The District Court of Appeal First District, State of Florida (“Florida Appellate Court”) ruled in its opinion filed on November 6, 2017 that a claim involving a urologist’s removal of a stool used by a patient to ascend onto an examination table that the urologist then removed after the examination and resulted in the patient’s fall while she was descending from the examination table was a claim of ordinary negligence, and not medical negligence, and therefore it was error for the trial court to dismiss the plaintiff’s claim because she had failed to comply with Florida’s presuit requirements for medical negligence claims.
The plaintiff alleged that she visited the defendant urologist in his medical office to have a catheter removed. In the examination room, the defendant provided a stool for the plaintiff to use to ascend onto the examination table. The defendant then moved the stool away and performed the procedure.
After the procedure, the defendant told the plaintiff to go to the front desk and schedule a follow-up appointment for the following week, and then the urologist left the examination room. The plaintiff began to descend from the examination table, but because the stool had been removed, she fell onto the floor.
The plaintiff alleged that the failure to replace the stool created a known dangerous condition, and that the defendant urologist knew or should have known that he had not replaced the stool for her. The plaintiff alleged that she suffered serious and permanent injuries due to her fall.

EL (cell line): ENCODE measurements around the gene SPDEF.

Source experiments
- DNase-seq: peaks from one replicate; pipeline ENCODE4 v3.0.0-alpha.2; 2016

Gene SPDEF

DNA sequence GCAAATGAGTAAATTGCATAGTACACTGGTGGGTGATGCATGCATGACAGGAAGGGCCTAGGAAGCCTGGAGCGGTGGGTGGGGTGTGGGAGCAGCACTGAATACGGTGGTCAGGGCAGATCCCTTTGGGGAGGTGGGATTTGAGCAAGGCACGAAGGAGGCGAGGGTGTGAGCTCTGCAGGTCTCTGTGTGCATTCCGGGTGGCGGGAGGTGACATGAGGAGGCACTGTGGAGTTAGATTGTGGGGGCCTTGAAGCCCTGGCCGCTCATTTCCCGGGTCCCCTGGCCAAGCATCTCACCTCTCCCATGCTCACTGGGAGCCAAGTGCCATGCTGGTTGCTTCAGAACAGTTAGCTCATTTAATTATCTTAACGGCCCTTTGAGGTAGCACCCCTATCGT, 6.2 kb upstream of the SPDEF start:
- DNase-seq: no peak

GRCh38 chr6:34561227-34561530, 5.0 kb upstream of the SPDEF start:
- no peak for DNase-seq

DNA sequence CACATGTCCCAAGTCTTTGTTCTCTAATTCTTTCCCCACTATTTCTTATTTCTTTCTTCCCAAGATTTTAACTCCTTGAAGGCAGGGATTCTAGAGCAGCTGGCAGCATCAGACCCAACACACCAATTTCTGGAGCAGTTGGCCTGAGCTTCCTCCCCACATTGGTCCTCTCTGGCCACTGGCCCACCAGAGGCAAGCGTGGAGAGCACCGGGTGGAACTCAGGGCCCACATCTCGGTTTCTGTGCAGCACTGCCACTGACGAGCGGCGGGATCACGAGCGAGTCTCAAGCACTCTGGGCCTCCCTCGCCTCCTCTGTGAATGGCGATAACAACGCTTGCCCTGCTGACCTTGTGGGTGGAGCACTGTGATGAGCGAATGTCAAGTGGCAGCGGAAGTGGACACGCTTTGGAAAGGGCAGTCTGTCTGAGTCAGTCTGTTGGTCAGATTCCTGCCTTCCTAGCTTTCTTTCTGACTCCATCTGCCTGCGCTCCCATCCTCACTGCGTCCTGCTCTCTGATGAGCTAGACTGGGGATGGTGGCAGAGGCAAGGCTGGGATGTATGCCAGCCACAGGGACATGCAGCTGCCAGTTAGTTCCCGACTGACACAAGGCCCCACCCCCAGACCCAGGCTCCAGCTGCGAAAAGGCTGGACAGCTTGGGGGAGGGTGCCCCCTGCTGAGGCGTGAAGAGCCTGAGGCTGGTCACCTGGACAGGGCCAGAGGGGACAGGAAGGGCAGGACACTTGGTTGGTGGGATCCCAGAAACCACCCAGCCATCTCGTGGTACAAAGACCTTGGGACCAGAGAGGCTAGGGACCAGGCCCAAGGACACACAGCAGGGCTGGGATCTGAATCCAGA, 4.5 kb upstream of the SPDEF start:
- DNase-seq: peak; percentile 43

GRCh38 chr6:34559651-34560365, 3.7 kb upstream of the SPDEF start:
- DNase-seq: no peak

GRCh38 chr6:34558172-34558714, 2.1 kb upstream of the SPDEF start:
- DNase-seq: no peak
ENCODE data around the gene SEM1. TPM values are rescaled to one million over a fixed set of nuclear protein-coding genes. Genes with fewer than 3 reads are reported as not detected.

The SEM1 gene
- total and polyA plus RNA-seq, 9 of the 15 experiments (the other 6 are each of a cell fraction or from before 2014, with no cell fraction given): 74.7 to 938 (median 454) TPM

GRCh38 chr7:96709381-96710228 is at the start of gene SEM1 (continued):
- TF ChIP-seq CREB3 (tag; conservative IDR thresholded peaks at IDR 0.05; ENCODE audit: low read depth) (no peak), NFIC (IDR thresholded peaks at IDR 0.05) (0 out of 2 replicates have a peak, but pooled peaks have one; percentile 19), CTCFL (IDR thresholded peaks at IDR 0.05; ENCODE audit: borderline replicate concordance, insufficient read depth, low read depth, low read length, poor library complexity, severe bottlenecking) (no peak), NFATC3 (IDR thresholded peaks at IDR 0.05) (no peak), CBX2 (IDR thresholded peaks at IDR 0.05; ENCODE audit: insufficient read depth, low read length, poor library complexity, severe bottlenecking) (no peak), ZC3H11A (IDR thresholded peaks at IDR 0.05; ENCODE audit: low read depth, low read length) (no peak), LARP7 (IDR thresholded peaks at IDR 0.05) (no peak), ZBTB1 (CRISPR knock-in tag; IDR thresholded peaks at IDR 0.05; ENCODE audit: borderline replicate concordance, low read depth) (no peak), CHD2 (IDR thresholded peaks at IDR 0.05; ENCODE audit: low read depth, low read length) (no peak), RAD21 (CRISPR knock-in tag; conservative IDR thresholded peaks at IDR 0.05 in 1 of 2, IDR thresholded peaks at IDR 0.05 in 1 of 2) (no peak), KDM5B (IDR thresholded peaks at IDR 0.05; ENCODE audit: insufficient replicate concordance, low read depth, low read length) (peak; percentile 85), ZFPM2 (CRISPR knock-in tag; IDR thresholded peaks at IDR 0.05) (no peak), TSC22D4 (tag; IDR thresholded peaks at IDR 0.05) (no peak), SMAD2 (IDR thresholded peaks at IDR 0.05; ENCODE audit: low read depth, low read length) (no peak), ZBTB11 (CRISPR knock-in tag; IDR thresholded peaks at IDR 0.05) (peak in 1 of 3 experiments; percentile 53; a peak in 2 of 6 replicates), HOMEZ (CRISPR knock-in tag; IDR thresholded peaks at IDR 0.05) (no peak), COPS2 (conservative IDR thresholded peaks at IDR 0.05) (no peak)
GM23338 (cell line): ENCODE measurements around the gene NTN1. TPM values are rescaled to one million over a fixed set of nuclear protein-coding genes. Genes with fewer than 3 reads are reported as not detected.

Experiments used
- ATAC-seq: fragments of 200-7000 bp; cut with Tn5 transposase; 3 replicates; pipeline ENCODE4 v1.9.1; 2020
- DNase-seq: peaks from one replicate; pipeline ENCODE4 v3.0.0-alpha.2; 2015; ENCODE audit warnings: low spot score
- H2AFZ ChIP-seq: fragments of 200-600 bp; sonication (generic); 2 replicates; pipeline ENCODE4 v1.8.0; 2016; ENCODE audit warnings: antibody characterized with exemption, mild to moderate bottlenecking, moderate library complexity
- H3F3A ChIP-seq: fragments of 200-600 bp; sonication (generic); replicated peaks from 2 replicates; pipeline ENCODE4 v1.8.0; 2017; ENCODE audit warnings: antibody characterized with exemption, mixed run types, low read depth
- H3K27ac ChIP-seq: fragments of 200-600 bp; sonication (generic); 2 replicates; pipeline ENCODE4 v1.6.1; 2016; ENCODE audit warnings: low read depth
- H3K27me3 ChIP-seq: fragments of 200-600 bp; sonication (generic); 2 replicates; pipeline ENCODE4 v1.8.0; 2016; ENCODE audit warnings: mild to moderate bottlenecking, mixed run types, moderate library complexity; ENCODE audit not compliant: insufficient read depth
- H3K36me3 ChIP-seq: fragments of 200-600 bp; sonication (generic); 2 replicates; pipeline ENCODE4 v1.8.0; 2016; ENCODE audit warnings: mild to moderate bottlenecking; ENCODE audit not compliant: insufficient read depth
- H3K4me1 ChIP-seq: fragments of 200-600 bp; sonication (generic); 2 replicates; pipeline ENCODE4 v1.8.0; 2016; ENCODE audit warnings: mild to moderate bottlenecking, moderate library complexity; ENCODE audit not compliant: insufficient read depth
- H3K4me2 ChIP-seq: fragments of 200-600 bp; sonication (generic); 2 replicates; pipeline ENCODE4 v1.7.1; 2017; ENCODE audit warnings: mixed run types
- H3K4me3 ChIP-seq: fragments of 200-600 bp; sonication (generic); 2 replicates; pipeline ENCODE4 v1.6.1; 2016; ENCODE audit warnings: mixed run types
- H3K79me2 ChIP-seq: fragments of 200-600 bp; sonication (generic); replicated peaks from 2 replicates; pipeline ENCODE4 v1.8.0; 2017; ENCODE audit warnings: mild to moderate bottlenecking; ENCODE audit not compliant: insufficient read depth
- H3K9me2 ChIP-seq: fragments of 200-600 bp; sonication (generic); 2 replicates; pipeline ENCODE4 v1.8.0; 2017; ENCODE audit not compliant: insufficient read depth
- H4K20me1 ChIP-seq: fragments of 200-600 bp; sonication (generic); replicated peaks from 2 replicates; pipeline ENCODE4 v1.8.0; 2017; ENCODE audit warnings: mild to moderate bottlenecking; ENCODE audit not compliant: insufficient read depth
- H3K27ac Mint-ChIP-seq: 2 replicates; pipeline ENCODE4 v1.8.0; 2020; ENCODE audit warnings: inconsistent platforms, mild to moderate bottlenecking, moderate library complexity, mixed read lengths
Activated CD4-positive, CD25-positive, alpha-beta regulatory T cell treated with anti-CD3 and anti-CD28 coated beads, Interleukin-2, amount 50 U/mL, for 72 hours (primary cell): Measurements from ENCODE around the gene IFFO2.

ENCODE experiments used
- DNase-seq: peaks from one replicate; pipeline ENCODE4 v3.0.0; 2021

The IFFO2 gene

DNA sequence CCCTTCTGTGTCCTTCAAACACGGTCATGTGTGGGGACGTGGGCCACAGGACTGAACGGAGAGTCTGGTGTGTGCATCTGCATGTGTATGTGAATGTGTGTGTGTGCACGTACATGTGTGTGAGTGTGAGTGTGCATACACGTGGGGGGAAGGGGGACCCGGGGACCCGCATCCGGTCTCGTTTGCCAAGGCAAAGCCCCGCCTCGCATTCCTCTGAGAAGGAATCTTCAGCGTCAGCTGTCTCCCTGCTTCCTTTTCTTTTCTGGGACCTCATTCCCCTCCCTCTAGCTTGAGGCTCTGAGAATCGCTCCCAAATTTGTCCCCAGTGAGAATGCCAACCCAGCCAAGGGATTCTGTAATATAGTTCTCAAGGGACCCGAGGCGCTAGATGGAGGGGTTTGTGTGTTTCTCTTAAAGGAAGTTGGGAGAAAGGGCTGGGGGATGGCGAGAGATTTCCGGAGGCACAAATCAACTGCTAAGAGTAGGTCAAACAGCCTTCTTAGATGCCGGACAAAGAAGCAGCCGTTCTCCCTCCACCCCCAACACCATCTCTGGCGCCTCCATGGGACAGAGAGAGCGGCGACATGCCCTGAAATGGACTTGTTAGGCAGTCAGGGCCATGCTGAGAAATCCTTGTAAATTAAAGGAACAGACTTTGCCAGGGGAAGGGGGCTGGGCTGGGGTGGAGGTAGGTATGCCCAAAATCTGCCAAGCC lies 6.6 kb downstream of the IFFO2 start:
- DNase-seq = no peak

Medical Negligence Or Ordinary Negligence?
The Florida Appellate Court stated that when evaluating whether a complaint sounds in ordinary negligence or medical negligence, courts must determine from the allegations whether the claim arises out of the rendering of, or the failure to render, medical care or services: the core inquiry is whether the claim relies on the application of the medical malpractice standard of care. Courts must look beyond the legal labels urged by plaintiffs and must apply the law to the well-pleaded factual allegations and decide the legal issue of whether the complaint sounds in simple or medical negligence; the mere fact that a negligent act occurred in a medical setting doesn’t make it medical negligence.
Ordinary negligence is something jurors can resolve by referring to common experience; medical negligence requires the help of experts to establish what is acceptable, appropriate, and prudent because jurors cannot determine through “common experience” whether medical standards of care were breached.
The Florida Appellate Court held in the case it was deciding: “at this stage of the proceedings we do not believe [the plaintiff’s] claim sounds in medical negligence. Jurors can use their common experiences to evaluate the act of placing and removing a step used by someone to get on and off a table, just as they could evaluate the act of pulling a chair out from under someone about to sit down. We note that our decision today rests solely on the allegations within the four corners of the amended complaint and should not foreclose a later challenge should the case morph into a medical negligence claim. Because we conclude that the amended complaint alleges a claim of ordinary negligence, we reverse and remand for further proceedings.”
Source Vance v. Okaloosa-Walton Urology, P.A., Case No. 1D16-4272.
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